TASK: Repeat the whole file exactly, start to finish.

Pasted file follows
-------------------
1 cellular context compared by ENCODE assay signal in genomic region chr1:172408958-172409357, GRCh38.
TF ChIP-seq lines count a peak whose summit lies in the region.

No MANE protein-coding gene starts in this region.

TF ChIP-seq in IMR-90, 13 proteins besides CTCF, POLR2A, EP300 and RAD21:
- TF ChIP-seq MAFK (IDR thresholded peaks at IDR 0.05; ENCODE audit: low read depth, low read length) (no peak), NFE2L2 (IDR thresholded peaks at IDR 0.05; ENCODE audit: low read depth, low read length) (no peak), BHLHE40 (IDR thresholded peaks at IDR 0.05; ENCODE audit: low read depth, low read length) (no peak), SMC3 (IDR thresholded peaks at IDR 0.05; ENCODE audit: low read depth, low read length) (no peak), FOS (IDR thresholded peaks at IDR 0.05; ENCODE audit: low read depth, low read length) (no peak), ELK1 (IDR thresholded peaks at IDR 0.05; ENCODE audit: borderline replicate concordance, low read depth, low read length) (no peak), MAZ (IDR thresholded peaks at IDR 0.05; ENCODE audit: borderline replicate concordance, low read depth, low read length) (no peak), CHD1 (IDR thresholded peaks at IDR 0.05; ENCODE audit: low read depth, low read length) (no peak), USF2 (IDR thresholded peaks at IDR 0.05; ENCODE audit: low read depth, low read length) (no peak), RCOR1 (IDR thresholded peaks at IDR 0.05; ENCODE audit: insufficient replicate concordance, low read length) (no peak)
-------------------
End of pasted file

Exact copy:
1 cellular context compared by ENCODE assay signal in genomic region chr1:172408958-172409357, GRCh38.
TF ChIP-seq lines count a peak whose summit lies in the region.

No MANE protein-coding gene starts in this region.

TF ChIP-seq in IMR-90, 13 proteins besides CTCF, POLR2A, EP300 and RAD21:
- TF ChIP-seq MAFK (IDR thresholded peaks at IDR 0.05; ENCODE audit: low read depth, low read length) (no peak), NFE2L2 (IDR thresholded peaks at IDR 0.05; ENCODE audit: low read depth, low read length) (no peak), BHLHE40 (IDR thresholded peaks at IDR 0.05; ENCODE audit: low read depth, low read length) (no peak), SMC3 (IDR thresholded peaks at IDR 0.05; ENCODE audit: low read depth, low read length) (no peak), FOS (IDR thresholded peaks at IDR 0.05; ENCODE audit: low read depth, low read length) (no peak), ELK1 (IDR thresholded peaks at IDR 0.05; ENCODE audit: borderline replicate concordance, low read depth, low read length) (no peak), MAZ (IDR thresholded peaks at IDR 0.05; ENCODE audit: borderline replicate concordance, low read depth, low read length) (no peak), CHD1 (IDR thresholded peaks at IDR 0.05; ENCODE audit: low read depth, low read length) (no peak), USF2 (IDR thresholded peaks at IDR 0.05; ENCODE audit: low read depth, low read length) (no peak), RCOR1 (IDR thresholded peaks at IDR 0.05; ENCODE audit: insufficient replicate concordance, low read length) (no peak)